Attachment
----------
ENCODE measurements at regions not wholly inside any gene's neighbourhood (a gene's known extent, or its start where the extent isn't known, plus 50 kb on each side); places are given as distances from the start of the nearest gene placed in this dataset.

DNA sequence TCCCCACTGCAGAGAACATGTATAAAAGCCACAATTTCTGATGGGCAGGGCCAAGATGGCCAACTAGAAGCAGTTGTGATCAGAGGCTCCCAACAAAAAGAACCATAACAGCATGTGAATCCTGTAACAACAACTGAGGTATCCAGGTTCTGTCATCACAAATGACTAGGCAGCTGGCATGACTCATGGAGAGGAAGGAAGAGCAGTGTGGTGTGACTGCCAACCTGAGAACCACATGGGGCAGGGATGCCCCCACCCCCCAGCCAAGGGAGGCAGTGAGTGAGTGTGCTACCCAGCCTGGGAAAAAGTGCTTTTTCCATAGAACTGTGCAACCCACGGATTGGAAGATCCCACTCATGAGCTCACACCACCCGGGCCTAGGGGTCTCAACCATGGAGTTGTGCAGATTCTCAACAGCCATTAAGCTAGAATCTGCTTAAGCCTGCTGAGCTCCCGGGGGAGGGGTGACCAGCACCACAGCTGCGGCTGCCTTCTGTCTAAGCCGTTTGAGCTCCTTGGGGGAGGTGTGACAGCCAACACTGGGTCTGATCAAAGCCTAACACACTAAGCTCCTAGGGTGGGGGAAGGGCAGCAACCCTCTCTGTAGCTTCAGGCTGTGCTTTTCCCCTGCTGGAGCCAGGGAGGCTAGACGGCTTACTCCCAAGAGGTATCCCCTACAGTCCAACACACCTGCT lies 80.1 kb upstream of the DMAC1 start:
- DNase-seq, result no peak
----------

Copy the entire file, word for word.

ENCODE measurements at regions not wholly inside any gene's neighbourhood (a gene's known extent, or its start where the extent isn't known, plus 50 kb on each side); places are given as distances from the start of the nearest gene placed in this dataset.

DNA sequence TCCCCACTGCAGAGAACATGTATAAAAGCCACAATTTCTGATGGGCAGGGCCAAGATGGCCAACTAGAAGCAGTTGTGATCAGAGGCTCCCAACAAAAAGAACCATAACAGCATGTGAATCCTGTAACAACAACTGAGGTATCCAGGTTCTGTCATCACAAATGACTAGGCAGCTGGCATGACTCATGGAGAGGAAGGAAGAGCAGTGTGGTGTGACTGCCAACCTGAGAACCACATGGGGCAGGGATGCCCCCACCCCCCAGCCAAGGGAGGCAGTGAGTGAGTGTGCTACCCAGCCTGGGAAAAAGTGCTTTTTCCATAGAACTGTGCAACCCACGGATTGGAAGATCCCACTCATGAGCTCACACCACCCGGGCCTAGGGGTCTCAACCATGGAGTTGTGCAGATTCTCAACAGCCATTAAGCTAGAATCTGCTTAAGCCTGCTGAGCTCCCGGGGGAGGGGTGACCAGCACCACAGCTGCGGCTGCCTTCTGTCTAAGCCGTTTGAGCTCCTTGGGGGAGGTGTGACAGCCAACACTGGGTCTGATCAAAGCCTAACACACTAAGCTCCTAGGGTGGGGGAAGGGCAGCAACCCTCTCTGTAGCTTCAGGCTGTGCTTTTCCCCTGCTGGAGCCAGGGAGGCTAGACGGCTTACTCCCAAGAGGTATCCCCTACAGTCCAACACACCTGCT lies 80.1 kb upstream of the DMAC1 start:
- DNase-seq, result no peak